Cartoon Network: Battle Crashers
Cartoon Network: Battle Crashers is a side-scrolling beat 'em up video game developed by French studio Magic Pockets and published by GameMill Entertainment (the same company that published Big Rigs: Over the Road Racing) in North America and Maximum Games in Europe. It was released for the , , and on November 8, 2016, with a version released one year later.
The protagonists of six Cartoon Network shows must defeat the shard creatures.
Why It Sucks
- It is an extremely obvious The Behemoth's rip-off. Even both games' names are similar to each other.
- It's nothing but a boring beat 'em up game.
- It contains unnecessary padding, as you have to replay certain stages just to get a hidden item.
- You can only play as six characters (Finn & Jake together as one, and Mordecai & Rigby together as one) and only six shows are represented in the game, those being Adventure Time, Steven Universe, Clarence, Regular Show, Uncle Grandpa, and The Amazing World of Gumball.
- Speaking of the characters, Steven Universe (currently one of Cartoon Network's most popular and well-reviewed shows) isn't really represented well in this game. First of all, only Steven (the main protagonist of that show) is playable, one of Steven's attacks in the game is a bubble, even though it is only used for defensive purposes in the actual show (though to be fair, the devs didn't really have much to work with in regards to Steven's abilities from the show). One of the game's hidden items is a map to Beach City, even though Steven already lives there. Finally, Frybo (a one-off antagonist in the actual show) was used as the boss for the SU-themed levels instead of any of the show's recurring antagonists (such as the Homeworld Gems).
- Related to the above, the game lacks any characters from the 1990s and 2000s Cartoon Network shows such as Dexter's Laboratory, Johnny Bravo, The Powerpuff Girls, Ed, Edd n Eddy, Samurai Jack, Codename: Kids Next Door, and Foster's Home for Imaginary Friends as the game only has characters from the 2010s Cartoon Network shows listed above!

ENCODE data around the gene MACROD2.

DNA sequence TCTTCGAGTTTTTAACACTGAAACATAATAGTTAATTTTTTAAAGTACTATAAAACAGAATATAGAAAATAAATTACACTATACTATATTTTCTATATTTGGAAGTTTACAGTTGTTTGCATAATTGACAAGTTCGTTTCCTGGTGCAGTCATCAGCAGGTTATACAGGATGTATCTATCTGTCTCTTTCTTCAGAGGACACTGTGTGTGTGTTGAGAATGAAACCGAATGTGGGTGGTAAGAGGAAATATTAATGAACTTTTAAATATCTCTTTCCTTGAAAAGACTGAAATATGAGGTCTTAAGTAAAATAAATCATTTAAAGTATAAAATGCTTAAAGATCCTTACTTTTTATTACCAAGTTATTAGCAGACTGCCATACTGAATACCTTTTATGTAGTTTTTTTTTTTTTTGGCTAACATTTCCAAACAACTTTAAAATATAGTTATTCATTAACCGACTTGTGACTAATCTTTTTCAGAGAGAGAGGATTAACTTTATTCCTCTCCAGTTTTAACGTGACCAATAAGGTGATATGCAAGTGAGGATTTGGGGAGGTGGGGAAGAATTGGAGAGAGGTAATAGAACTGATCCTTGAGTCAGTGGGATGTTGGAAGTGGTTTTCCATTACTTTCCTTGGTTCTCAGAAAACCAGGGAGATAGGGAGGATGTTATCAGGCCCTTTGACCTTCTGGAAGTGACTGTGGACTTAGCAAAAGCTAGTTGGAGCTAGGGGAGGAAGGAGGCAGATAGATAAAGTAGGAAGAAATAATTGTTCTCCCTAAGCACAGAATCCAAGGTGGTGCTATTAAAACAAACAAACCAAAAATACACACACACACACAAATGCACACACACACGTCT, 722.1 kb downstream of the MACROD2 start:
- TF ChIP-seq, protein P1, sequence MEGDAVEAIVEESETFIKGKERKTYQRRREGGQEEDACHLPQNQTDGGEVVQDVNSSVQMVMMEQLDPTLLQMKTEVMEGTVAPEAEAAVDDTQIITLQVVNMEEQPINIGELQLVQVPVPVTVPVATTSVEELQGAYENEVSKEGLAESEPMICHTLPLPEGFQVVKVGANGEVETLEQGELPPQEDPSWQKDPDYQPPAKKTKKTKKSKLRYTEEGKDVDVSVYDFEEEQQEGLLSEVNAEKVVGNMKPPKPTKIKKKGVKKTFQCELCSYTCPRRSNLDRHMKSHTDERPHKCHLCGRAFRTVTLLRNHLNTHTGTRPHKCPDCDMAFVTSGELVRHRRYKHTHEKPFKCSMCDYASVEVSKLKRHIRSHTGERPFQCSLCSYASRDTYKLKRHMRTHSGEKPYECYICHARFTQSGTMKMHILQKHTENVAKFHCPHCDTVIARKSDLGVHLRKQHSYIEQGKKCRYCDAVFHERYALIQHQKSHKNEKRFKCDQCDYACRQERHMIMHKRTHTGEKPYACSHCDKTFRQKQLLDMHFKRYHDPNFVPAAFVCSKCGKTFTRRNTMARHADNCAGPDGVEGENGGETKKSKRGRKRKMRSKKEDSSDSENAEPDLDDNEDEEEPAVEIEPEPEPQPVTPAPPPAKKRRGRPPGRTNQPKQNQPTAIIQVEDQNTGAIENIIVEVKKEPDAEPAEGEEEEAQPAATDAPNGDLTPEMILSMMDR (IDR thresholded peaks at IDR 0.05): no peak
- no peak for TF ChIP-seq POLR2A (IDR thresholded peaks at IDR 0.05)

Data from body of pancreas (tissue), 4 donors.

- It feels like a Flash or Unity browser game that someone decided to greenlight as a full console release, according to PlayStation LifeStyle.
- Bland and uninspired boss battles that often rely more on enemy hordes than being challenging.
- No online co-op.
- The game is a big grind-fest.
- Enemies take too much damage before they die.
- There's no voice acting for the characters; the game resorts to using text boxes.
- Cheap graphics that look like a free flash game on Newgrounds made by one person, even though it partially went for a 2.5D look.
- Even after the overwhelmingly negative reception the game received, it was ported to the Nintendo Switch a whole year after it was released, but that version wasn't an improvement in the slightest!
- The Nintendo versions of the game are notably inferior to the PlayStation 4 and Xbox One versions, with no multiplayer support for the 3DS version (it would've required 2-4 3DSs, each with their own copies of the game, either physical or digital) and no Pro Controller support for the Switch version.
- Dumb final boss concept. The final boss is disguised with several masks faking random characters until it gets down to Uncle Grandpa. Uncle Grandpa is actually one of the characters that confront this masked final boss.
The Only Redeeming Quality
- Unlike Mighty Morphin Power Rangers Mega Battle, at least you get to switch between characters on the go using the shoulder buttons: L1 or R1 on PS4, LB or RB on Xbox One, and L or R on Nintendo.
Battle Crashers received extremely negative reviews from critics and fans alike for mainly being a monotonous and boring beat 'em up title with a lack of representation of the unique personalities and traits of each playable character. A reviewer for the Daily Mirror described it as a "glorified browser flash game", and wrote that "Real talent goes into making something this bland out of characters as interesting as these." PlayStation LifeStyle was another publication that wrote it had the feel of a cheaply-made flash game: "Quite frankly, this feels like a Flash or Unity game, that someone decided to greenlight as a full console release."
Some reviewers also criticized the padding of the game's length due to the fact that the player has to replay certain stages just to get a hidden item. Jed Whitaker of Destructoid was one of these critics, and was especially harsh towards the poor grasp of Steven Universe source material in the game.
All versions of the game have scores between 1.50 and 2.00/5 on GameFAQs, and the PlayStation 4 and Nintendo 3DS versions each hold Metacritic scores of 21.
- The game was published by GameMill Entertainment, who was responsible for publishing the infamous Big Rigs: Over the Road Racing.
- The game was published in Europe by Maximum Games, who was responsible for publishing the obnoxious Road Rage or the Nintendo 3DS port of Myst. At least they published some compilations of great games (Serious Sam Collection, Worms Collection, and Worms Revolution Collection).
- The website of the game shows the DS version, but this version does not exists, meaning that it was probably planned but never released.